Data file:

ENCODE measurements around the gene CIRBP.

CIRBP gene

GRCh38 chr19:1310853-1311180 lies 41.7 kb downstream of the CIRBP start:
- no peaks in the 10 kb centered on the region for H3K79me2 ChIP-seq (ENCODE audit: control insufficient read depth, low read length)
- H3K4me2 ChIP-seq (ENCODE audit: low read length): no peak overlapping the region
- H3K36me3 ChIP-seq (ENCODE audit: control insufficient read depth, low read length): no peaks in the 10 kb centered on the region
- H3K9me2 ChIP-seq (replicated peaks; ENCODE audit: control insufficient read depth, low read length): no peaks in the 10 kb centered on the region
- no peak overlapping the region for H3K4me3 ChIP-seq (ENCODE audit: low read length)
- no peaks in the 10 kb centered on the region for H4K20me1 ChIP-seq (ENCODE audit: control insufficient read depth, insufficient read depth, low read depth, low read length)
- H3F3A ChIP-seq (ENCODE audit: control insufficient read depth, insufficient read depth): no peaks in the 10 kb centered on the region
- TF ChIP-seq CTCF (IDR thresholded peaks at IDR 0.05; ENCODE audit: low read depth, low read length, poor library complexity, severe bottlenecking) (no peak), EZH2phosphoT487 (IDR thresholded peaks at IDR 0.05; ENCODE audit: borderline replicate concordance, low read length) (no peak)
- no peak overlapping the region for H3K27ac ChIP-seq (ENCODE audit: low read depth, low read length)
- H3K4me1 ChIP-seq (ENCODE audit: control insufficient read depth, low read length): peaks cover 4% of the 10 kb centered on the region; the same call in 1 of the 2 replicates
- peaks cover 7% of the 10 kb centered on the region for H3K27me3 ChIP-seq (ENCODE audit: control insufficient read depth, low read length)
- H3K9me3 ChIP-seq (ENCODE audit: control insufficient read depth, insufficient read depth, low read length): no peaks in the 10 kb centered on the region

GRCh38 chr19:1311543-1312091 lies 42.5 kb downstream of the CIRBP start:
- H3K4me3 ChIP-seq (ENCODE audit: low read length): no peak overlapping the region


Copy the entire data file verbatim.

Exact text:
ENCODE measurements around the gene CIRBP.

CIRBP gene

GRCh38 chr19:1310853-1311180 lies 41.7 kb downstream of the CIRBP start:
- no peaks in the 10 kb centered on the region for H3K79me2 ChIP-seq (ENCODE audit: control insufficient read depth, low read length)
- H3K4me2 ChIP-seq (ENCODE audit: low read length): no peak overlapping the region
- H3K36me3 ChIP-seq (ENCODE audit: control insufficient read depth, low read length): no peaks in the 10 kb centered on the region
- H3K9me2 ChIP-seq (replicated peaks; ENCODE audit: control insufficient read depth, low read length): no peaks in the 10 kb centered on the region
- no peak overlapping the region for H3K4me3 ChIP-seq (ENCODE audit: low read length)
- no peaks in the 10 kb centered on the region for H4K20me1 ChIP-seq (ENCODE audit: control insufficient read depth, insufficient read depth, low read depth, low read length)
- H3F3A ChIP-seq (ENCODE audit: control insufficient read depth, insufficient read depth): no peaks in the 10 kb centered on the region
- TF ChIP-seq CTCF (IDR thresholded peaks at IDR 0.05; ENCODE audit: low read depth, low read length, poor library complexity, severe bottlenecking) (no peak), EZH2phosphoT487 (IDR thresholded peaks at IDR 0.05; ENCODE audit: borderline replicate concordance, low read length) (no peak)
- no peak overlapping the region for H3K27ac ChIP-seq (ENCODE audit: low read depth, low read length)
- H3K4me1 ChIP-seq (ENCODE audit: control insufficient read depth, low read length): peaks cover 4% of the 10 kb centered on the region; the same call in 1 of the 2 replicates
- peaks cover 7% of the 10 kb centered on the region for H3K27me3 ChIP-seq (ENCODE audit: control insufficient read depth, low read length)
- H3K9me3 ChIP-seq (ENCODE audit: control insufficient read depth, insufficient read depth, low read length): no peaks in the 10 kb centered on the region

GRCh38 chr19:1311543-1312091 lies 42.5 kb downstream of the CIRBP start:
- H3K4me3 ChIP-seq (ENCODE audit: low read length): no peak overlapping the region